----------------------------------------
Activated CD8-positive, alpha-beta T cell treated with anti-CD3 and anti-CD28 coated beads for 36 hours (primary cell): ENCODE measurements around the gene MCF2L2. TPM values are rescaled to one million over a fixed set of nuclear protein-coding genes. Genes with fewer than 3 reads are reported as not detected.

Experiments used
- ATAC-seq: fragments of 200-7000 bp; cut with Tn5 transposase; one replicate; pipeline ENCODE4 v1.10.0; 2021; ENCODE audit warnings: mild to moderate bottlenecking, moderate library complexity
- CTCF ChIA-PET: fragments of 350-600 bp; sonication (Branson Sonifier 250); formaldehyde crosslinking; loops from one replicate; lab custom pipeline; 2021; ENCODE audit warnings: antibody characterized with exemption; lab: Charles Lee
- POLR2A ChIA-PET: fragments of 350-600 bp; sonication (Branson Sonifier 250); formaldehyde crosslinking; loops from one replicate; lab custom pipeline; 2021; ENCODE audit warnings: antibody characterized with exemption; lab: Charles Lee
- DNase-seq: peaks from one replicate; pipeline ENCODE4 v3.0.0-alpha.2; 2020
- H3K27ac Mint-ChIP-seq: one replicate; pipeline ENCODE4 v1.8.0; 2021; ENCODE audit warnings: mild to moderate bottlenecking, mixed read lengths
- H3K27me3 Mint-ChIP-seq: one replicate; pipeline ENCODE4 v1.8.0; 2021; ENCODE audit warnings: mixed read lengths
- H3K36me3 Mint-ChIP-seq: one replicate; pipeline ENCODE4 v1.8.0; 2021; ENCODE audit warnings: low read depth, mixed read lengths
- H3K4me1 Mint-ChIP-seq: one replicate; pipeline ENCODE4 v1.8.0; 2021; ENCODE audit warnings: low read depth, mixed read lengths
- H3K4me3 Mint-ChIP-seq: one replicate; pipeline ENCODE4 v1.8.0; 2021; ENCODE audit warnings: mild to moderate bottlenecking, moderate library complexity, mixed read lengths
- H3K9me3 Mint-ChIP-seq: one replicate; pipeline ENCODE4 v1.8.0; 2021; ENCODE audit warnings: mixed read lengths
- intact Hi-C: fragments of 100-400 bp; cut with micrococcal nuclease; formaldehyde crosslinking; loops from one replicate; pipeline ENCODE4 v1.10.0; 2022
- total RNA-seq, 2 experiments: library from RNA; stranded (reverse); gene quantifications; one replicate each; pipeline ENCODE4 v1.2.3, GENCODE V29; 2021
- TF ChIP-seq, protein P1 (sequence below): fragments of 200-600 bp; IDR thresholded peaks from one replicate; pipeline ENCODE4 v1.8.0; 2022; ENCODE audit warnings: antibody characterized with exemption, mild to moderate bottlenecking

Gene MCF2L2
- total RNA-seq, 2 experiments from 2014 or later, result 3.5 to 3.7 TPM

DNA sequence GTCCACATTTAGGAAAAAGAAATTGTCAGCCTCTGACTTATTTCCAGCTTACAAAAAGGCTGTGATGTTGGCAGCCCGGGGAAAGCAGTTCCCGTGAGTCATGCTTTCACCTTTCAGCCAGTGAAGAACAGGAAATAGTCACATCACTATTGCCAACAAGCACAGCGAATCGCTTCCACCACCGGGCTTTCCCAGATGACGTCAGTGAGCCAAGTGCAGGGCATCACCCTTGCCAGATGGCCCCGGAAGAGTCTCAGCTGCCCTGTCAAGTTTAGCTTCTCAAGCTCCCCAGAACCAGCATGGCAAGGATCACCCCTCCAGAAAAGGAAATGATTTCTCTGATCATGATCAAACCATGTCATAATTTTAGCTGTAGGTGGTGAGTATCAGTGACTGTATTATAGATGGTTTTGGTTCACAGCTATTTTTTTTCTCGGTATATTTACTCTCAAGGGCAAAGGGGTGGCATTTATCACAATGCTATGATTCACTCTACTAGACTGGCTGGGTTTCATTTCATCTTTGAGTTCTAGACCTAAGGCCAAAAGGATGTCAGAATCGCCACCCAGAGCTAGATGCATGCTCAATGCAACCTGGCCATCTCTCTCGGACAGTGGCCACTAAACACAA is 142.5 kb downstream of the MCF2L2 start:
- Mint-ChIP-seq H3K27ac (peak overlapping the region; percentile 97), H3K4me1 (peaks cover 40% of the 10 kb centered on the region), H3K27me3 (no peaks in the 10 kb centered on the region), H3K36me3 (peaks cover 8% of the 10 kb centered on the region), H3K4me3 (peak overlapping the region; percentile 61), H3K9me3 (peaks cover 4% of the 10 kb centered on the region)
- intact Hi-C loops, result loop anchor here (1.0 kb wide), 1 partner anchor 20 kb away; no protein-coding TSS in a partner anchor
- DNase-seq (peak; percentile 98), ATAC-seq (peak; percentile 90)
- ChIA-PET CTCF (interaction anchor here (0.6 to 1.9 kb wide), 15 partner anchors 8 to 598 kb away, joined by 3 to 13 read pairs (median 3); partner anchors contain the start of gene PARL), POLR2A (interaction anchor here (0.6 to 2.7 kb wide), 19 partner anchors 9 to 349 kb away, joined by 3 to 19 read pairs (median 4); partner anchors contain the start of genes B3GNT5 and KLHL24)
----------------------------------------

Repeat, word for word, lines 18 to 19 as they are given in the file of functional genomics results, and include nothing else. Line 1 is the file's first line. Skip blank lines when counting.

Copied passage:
DNA sequence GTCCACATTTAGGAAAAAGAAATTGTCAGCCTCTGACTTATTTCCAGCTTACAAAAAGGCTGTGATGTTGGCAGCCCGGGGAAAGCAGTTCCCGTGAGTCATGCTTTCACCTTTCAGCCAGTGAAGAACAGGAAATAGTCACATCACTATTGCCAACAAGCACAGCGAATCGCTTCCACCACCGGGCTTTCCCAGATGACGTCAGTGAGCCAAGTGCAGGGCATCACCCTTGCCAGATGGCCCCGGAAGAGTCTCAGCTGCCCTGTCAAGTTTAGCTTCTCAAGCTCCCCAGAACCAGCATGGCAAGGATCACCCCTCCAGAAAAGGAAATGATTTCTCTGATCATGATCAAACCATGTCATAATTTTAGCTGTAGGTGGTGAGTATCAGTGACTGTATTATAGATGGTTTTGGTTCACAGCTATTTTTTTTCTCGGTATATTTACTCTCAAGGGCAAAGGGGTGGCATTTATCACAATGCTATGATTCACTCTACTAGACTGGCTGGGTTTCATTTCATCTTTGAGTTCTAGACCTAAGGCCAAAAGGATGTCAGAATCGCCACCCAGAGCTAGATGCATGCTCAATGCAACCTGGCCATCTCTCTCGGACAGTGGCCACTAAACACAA is 142.5 kb downstream of the MCF2L2 start:
- Mint-ChIP-seq H3K27ac (peak overlapping the region; percentile 97), H3K4me1 (peaks cover 40% of the 10 kb centered on the region), H3K27me3 (no peaks in the 10 kb centered on the region), H3K36me3 (peaks cover 8% of the 10 kb centered on the region), H3K4me3 (peak overlapping the region; percentile 61), H3K9me3 (peaks cover 4% of the 10 kb centered on the region)